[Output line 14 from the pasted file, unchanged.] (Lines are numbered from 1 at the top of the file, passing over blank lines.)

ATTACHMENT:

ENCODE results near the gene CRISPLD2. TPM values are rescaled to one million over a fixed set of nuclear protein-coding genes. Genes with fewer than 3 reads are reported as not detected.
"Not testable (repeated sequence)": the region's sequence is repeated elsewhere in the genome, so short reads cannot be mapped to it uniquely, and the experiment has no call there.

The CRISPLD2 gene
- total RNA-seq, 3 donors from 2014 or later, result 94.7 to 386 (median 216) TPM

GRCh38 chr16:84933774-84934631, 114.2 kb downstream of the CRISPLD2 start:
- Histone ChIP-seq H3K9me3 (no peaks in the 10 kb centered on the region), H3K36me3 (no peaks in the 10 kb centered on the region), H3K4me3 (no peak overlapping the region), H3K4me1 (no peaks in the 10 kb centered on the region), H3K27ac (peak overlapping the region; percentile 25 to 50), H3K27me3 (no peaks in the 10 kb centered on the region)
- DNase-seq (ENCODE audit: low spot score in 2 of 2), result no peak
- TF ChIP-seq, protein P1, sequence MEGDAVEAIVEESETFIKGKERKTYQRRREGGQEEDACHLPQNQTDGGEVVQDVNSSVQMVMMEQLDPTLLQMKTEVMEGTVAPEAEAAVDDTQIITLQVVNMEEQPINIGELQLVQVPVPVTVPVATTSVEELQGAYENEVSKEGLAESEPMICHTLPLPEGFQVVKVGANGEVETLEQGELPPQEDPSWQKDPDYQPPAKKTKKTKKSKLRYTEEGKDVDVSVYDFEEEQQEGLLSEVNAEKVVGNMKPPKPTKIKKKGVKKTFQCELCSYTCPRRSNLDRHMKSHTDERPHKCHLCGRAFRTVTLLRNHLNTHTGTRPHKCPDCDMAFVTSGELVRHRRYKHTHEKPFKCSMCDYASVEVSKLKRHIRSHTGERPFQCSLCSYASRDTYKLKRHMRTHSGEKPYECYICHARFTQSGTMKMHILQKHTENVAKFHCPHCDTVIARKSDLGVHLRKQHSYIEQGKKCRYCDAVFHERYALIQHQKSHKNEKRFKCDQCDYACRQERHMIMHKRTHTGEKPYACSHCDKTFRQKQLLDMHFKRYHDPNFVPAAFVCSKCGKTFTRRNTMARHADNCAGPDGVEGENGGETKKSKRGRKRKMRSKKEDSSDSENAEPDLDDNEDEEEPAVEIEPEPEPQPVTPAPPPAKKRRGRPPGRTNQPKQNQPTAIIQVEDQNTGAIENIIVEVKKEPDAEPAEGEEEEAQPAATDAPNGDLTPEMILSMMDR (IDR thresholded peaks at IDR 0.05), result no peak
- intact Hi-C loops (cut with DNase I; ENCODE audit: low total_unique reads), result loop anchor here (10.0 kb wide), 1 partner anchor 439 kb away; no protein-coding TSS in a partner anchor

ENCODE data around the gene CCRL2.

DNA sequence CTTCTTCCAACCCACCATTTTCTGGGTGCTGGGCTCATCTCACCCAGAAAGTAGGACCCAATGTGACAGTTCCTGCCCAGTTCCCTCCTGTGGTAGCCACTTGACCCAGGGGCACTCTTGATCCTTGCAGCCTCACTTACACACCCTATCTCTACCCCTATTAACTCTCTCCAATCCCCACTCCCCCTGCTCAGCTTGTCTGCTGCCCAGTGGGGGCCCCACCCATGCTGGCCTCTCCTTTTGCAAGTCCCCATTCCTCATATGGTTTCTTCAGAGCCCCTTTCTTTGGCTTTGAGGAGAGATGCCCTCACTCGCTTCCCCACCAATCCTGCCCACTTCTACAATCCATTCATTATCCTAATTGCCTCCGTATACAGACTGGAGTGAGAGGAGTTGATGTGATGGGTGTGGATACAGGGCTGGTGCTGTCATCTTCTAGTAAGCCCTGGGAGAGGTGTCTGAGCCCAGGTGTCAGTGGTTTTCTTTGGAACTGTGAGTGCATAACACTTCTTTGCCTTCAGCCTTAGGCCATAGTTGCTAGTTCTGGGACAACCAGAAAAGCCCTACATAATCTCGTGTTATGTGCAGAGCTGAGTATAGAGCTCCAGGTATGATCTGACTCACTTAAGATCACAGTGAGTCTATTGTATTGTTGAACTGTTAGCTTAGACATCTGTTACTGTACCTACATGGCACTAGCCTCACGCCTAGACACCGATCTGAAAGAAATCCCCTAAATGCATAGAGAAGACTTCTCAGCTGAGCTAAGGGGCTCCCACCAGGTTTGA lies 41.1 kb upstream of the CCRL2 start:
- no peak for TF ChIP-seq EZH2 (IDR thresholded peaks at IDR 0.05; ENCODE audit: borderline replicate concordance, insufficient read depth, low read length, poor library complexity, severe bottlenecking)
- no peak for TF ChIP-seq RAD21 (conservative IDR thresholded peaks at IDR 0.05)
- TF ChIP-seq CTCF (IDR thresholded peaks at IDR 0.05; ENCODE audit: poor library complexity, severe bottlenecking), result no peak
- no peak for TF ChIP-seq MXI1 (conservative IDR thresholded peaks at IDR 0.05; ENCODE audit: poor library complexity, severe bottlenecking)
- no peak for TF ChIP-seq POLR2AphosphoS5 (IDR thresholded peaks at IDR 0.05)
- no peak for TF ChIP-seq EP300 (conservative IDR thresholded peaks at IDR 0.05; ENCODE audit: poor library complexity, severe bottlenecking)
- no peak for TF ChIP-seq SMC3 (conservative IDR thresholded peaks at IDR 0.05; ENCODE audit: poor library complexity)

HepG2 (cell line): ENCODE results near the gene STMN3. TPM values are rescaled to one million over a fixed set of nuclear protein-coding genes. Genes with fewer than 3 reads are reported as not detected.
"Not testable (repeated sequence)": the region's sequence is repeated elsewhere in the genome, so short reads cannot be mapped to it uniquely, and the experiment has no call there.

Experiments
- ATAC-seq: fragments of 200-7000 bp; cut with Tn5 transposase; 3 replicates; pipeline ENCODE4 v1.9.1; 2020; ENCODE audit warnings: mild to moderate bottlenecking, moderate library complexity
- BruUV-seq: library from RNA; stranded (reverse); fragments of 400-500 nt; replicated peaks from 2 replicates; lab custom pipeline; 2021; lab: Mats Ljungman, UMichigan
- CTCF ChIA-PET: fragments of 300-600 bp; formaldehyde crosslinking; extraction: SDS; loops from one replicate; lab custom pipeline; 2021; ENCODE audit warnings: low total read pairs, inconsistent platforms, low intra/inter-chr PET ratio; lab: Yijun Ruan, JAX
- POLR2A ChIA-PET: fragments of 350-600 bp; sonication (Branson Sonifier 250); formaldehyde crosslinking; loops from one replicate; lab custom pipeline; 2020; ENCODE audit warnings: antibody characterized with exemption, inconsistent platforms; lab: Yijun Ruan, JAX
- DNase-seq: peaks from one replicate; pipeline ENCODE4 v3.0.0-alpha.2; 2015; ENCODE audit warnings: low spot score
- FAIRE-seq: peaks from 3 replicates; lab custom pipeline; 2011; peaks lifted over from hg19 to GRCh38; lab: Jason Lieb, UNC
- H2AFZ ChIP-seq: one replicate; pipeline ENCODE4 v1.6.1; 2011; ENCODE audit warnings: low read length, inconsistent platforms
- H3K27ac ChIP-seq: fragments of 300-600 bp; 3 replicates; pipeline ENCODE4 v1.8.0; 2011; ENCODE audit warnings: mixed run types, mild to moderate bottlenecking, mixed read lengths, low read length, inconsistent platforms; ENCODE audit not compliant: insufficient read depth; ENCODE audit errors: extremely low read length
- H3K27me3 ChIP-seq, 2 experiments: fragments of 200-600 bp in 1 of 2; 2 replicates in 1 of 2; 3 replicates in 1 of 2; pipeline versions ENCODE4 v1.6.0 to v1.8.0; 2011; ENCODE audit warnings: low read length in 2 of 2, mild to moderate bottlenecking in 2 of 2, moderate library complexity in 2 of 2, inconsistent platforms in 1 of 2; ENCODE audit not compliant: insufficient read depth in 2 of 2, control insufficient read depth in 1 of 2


- TF ChIP-seq CTCF (IDR thresholded peaks at IDR 0.05; ENCODE audit: poor library complexity, severe bottlenecking), result no peak